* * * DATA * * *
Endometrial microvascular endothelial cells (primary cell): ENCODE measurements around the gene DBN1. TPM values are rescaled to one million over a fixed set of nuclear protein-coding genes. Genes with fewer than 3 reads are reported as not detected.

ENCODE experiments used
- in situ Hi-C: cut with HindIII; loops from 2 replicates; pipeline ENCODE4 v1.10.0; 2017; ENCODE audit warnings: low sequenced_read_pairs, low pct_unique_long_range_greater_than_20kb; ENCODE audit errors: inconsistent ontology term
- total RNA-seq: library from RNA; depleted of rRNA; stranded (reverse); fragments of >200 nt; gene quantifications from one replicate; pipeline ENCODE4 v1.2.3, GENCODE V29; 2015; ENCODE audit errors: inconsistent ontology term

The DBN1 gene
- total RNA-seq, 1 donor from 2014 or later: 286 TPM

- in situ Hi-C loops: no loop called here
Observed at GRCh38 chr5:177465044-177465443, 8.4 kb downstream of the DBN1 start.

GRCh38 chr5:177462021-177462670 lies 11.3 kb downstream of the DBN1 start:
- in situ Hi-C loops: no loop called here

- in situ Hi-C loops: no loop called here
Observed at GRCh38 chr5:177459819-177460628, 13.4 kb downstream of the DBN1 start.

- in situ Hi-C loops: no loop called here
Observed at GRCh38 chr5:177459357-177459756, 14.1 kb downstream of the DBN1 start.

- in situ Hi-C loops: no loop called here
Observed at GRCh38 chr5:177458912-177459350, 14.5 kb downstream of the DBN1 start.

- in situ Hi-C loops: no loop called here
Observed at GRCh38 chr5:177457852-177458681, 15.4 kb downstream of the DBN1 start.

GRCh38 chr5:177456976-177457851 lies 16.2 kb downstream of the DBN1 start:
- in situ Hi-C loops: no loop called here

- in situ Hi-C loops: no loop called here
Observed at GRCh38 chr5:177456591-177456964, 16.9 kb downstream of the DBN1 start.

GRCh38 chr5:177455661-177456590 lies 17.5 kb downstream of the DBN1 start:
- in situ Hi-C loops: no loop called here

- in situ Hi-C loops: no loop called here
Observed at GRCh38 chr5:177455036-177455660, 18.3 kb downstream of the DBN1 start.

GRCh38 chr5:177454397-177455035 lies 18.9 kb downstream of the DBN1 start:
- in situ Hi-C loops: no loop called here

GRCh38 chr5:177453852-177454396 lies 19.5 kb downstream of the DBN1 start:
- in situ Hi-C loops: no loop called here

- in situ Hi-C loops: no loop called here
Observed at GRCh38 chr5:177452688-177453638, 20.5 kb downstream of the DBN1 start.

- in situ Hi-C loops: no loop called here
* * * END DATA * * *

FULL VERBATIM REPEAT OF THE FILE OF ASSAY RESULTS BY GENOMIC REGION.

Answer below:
Endometrial microvascular endothelial cells (primary cell): ENCODE measurements around the gene DBN1. TPM values are rescaled to one million over a fixed set of nuclear protein-coding genes. Genes with fewer than 3 reads are reported as not detected.

ENCODE experiments used
- in situ Hi-C: cut with HindIII; loops from 2 replicates; pipeline ENCODE4 v1.10.0; 2017; ENCODE audit warnings: low sequenced_read_pairs, low pct_unique_long_range_greater_than_20kb; ENCODE audit errors: inconsistent ontology term
- total RNA-seq: library from RNA; depleted of rRNA; stranded (reverse); fragments of >200 nt; gene quantifications from one replicate; pipeline ENCODE4 v1.2.3, GENCODE V29; 2015; ENCODE audit errors: inconsistent ontology term

The DBN1 gene
- total RNA-seq, 1 donor from 2014 or later: 286 TPM

- in situ Hi-C loops: no loop called here
Observed at GRCh38 chr5:177465044-177465443, 8.4 kb downstream of the DBN1 start.

GRCh38 chr5:177462021-177462670 lies 11.3 kb downstream of the DBN1 start:
- in situ Hi-C loops: no loop called here

- in situ Hi-C loops: no loop called here
Observed at GRCh38 chr5:177459819-177460628, 13.4 kb downstream of the DBN1 start.

- in situ Hi-C loops: no loop called here
Observed at GRCh38 chr5:177459357-177459756, 14.1 kb downstream of the DBN1 start.

- in situ Hi-C loops: no loop called here
Observed at GRCh38 chr5:177458912-177459350, 14.5 kb downstream of the DBN1 start.

- in situ Hi-C loops: no loop called here
Observed at GRCh38 chr5:177457852-177458681, 15.4 kb downstream of the DBN1 start.

GRCh38 chr5:177456976-177457851 lies 16.2 kb downstream of the DBN1 start:
- in situ Hi-C loops: no loop called here

- in situ Hi-C loops: no loop called here
Observed at GRCh38 chr5:177456591-177456964, 16.9 kb downstream of the DBN1 start.

GRCh38 chr5:177455661-177456590 lies 17.5 kb downstream of the DBN1 start:
- in situ Hi-C loops: no loop called here

- in situ Hi-C loops: no loop called here
Observed at GRCh38 chr5:177455036-177455660, 18.3 kb downstream of the DBN1 start.

GRCh38 chr5:177454397-177455035 lies 18.9 kb downstream of the DBN1 start:
- in situ Hi-C loops: no loop called here

GRCh38 chr5:177453852-177454396 lies 19.5 kb downstream of the DBN1 start:
- in situ Hi-C loops: no loop called here

- in situ Hi-C loops: no loop called here
Observed at GRCh38 chr5:177452688-177453638, 20.5 kb downstream of the DBN1 start.

- in situ Hi-C loops: no loop called here